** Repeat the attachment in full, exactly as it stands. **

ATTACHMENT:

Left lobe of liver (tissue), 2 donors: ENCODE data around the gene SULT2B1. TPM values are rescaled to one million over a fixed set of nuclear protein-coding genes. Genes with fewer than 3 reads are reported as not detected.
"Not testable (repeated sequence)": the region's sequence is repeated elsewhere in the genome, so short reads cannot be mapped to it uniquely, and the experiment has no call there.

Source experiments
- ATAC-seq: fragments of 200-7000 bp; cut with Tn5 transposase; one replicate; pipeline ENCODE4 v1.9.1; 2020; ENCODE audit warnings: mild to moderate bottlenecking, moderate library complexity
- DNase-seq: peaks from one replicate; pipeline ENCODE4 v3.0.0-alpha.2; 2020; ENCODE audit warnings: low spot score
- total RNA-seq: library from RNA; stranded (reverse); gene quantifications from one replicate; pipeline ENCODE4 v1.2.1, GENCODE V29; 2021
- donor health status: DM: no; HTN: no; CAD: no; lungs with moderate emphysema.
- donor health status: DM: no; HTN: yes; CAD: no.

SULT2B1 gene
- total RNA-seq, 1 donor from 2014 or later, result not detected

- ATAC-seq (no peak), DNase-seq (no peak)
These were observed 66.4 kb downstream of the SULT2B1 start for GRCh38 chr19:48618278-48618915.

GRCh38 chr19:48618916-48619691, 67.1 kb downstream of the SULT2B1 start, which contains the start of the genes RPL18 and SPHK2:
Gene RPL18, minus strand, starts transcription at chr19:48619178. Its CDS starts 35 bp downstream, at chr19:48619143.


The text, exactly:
Left lobe of liver (tissue), 2 donors: ENCODE data around the gene SULT2B1. TPM values are rescaled to one million over a fixed set of nuclear protein-coding genes. Genes with fewer than 3 reads are reported as not detected.
"Not testable (repeated sequence)": the region's sequence is repeated elsewhere in the genome, so short reads cannot be mapped to it uniquely, and the experiment has no call there.

Source experiments
- ATAC-seq: fragments of 200-7000 bp; cut with Tn5 transposase; one replicate; pipeline ENCODE4 v1.9.1; 2020; ENCODE audit warnings: mild to moderate bottlenecking, moderate library complexity
- DNase-seq: peaks from one replicate; pipeline ENCODE4 v3.0.0-alpha.2; 2020; ENCODE audit warnings: low spot score
- total RNA-seq: library from RNA; stranded (reverse); gene quantifications from one replicate; pipeline ENCODE4 v1.2.1, GENCODE V29; 2021
- donor health status: DM: no; HTN: no; CAD: no; lungs with moderate emphysema.
- donor health status: DM: no; HTN: yes; CAD: no.

SULT2B1 gene
- total RNA-seq, 1 donor from 2014 or later, result not detected

- ATAC-seq (no peak), DNase-seq (no peak)
These were observed 66.4 kb downstream of the SULT2B1 start for GRCh38 chr19:48618278-48618915.

GRCh38 chr19:48618916-48619691, 67.1 kb downstream of the SULT2B1 start, which contains the start of the genes RPL18 and SPHK2:
Gene RPL18, minus strand, starts transcription at chr19:48619178. Its CDS starts 35 bp downstream, at chr19:48619143.